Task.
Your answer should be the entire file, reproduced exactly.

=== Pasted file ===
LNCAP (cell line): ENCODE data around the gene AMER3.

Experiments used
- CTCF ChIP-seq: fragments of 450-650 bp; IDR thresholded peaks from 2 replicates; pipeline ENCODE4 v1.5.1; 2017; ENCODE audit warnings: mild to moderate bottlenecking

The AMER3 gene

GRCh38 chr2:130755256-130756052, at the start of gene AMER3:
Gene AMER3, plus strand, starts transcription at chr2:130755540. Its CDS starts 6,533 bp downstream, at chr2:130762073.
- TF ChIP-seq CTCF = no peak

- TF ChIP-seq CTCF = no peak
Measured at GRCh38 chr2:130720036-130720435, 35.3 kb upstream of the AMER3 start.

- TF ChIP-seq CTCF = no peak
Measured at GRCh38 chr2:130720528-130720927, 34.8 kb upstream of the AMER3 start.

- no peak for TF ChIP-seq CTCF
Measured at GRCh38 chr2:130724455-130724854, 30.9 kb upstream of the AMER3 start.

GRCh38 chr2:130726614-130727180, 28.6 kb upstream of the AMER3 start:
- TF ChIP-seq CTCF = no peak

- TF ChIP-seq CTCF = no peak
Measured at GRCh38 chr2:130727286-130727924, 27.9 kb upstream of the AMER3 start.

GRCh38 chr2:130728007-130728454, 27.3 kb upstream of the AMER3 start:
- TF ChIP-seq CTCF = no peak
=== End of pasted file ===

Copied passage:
LNCAP (cell line): ENCODE data around the gene AMER3.

Experiments used
- CTCF ChIP-seq: fragments of 450-650 bp; IDR thresholded peaks from 2 replicates; pipeline ENCODE4 v1.5.1; 2017; ENCODE audit warnings: mild to moderate bottlenecking

The AMER3 gene

GRCh38 chr2:130755256-130756052, at the start of gene AMER3:
Gene AMER3, plus strand, starts transcription at chr2:130755540. Its CDS starts 6,533 bp downstream, at chr2:130762073.
- TF ChIP-seq CTCF = no peak

- TF ChIP-seq CTCF = no peak
Measured at GRCh38 chr2:130720036-130720435, 35.3 kb upstream of the AMER3 start.

- TF ChIP-seq CTCF = no peak
Measured at GRCh38 chr2:130720528-130720927, 34.8 kb upstream of the AMER3 start.

- no peak for TF ChIP-seq CTCF
Measured at GRCh38 chr2:130724455-130724854, 30.9 kb upstream of the AMER3 start.

GRCh38 chr2:130726614-130727180, 28.6 kb upstream of the AMER3 start:
- TF ChIP-seq CTCF = no peak

- TF ChIP-seq CTCF = no peak
Measured at GRCh38 chr2:130727286-130727924, 27.9 kb upstream of the AMER3 start.

GRCh38 chr2:130728007-130728454, 27.3 kb upstream of the AMER3 start:
- TF ChIP-seq CTCF = no peak